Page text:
10 IT, Consumer Electronics Companies That Don't Get Today's Customers
The world is changing. The products and services that once defined an entire generation of technology users have given way to new alternatives that appeal to much different needs. The companies able to adapt, like Apple and Samsung, are wildly successful today. Companies that were unable to adapt have either shuttered their doors, were bought out by competitors, or were forced to modify their operations time and again in search of that sweet spot that combines customer appeal with the ability to generate sufficient profits to keep shareholders happy. This slide show will focus on companies that haven't been able to find the sweet spot and still have trouble appealing to today's customers. From consumers to enterprise users, today's customer base is looking for something much different than it was just a few years ago. In far too many cases, companies don't seem to understand the average customer's needs or what it might take to turn things around. So here is eWEEK's look at why so many previously successful technology firms are having such trouble maintaining their place in the market.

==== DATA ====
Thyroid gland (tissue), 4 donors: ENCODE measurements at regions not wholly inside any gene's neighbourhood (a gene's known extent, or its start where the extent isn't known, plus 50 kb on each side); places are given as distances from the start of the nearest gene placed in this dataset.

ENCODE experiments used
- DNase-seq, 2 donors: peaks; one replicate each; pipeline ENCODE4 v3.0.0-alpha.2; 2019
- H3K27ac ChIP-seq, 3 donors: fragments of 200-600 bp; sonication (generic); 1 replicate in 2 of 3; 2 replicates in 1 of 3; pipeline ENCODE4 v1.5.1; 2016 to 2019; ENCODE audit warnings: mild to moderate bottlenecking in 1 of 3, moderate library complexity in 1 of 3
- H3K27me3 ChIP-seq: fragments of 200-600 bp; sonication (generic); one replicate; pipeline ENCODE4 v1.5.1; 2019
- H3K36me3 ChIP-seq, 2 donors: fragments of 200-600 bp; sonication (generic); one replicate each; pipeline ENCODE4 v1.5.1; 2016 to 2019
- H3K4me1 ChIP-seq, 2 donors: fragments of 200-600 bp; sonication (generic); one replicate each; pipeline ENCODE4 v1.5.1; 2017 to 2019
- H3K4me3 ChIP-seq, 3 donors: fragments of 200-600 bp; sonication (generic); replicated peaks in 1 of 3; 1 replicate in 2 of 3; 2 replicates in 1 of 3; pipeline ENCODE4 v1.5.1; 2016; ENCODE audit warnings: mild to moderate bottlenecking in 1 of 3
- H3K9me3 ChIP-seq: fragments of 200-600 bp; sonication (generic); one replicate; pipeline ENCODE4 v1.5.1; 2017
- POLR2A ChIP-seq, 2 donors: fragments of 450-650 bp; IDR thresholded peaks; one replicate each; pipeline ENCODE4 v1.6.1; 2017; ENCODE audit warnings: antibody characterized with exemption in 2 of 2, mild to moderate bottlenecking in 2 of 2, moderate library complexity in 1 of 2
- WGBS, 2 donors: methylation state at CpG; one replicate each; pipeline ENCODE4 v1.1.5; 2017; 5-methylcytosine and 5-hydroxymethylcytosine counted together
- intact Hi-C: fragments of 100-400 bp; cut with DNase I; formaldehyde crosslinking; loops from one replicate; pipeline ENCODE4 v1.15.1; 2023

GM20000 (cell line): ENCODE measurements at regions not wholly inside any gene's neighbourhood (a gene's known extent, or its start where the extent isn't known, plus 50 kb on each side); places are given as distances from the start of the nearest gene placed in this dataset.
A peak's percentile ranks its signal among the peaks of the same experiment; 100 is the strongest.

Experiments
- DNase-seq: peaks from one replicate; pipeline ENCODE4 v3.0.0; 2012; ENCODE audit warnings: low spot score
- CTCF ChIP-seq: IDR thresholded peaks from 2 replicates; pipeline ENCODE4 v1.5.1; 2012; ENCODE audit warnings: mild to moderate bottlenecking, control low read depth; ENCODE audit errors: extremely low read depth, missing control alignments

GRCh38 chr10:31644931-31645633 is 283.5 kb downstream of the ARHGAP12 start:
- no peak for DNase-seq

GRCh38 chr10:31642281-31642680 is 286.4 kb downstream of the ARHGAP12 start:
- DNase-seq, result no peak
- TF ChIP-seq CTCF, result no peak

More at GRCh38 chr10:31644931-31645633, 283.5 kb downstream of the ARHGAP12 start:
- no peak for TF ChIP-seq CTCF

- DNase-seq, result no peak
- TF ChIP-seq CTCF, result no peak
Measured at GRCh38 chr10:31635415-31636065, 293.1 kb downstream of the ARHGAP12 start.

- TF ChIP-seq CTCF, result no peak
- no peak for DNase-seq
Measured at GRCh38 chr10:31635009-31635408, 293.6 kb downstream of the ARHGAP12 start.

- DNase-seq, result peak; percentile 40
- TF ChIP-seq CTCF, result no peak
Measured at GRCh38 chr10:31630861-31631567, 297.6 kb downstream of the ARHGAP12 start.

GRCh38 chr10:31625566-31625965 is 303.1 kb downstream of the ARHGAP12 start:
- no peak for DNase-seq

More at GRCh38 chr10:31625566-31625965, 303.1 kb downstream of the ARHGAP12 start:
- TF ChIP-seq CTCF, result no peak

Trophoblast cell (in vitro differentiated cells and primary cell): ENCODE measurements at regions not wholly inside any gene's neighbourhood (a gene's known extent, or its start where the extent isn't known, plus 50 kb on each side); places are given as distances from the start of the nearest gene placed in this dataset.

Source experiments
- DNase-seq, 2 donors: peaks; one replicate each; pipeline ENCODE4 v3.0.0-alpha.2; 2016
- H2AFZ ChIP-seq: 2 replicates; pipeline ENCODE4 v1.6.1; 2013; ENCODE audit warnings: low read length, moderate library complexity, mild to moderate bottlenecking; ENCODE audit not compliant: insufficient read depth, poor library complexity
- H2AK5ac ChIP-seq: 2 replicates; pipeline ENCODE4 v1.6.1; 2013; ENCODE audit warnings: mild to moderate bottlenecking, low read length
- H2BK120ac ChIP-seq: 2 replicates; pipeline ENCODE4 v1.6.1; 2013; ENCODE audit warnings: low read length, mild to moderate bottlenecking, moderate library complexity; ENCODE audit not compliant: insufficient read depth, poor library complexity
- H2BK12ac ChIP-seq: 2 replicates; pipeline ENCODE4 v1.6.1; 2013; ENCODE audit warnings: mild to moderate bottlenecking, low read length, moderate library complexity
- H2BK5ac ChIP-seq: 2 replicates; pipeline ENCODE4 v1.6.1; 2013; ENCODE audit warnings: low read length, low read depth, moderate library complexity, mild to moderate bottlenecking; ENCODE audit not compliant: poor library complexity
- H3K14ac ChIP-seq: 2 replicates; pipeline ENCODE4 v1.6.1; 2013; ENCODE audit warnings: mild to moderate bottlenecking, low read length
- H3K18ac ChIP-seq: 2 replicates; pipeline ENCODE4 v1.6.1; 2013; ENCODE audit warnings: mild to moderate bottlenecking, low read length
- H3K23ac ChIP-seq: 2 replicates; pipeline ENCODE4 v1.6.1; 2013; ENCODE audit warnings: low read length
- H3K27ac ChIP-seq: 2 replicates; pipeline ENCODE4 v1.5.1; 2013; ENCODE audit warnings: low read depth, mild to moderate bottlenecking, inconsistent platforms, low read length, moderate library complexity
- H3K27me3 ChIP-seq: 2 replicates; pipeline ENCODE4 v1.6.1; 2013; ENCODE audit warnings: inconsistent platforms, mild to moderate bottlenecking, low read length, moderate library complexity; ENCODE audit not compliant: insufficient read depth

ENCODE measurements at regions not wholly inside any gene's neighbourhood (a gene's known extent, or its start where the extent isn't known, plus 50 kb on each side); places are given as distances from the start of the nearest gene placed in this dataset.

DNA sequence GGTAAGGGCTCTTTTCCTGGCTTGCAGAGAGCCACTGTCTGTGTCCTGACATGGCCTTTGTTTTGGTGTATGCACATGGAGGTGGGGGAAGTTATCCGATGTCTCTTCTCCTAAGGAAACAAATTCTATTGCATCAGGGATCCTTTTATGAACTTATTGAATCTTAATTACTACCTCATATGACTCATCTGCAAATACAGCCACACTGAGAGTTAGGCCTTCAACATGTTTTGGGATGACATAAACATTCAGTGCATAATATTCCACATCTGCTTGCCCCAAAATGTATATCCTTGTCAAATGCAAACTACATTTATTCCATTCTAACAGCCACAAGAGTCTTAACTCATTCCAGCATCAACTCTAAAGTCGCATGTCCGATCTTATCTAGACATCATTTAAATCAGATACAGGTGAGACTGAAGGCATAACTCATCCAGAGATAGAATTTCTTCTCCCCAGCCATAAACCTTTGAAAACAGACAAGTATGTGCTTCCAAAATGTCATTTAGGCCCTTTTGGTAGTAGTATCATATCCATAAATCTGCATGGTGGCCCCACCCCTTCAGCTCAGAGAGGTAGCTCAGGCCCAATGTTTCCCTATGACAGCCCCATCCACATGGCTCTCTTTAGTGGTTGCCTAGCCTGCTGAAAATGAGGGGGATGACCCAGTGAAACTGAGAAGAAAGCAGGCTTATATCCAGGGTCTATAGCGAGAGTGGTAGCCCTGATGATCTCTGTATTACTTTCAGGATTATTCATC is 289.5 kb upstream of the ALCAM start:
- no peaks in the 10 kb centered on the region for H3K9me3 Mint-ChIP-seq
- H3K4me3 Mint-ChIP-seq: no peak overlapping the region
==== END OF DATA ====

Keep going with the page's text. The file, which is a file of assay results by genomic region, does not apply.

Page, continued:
Nokia was once the world's largest handset maker by a wide margin. Now, Samsung has taken over, and in the smartphone market, Nokia's Lumia devices have been ignored. Nokia says that will change with Windows Phone 8. It's early in the game, but so far, it hasn't. At this point, it's hard to see how Nokia can stay in business outside emerging markets where its Asha handsets are still selling quite well.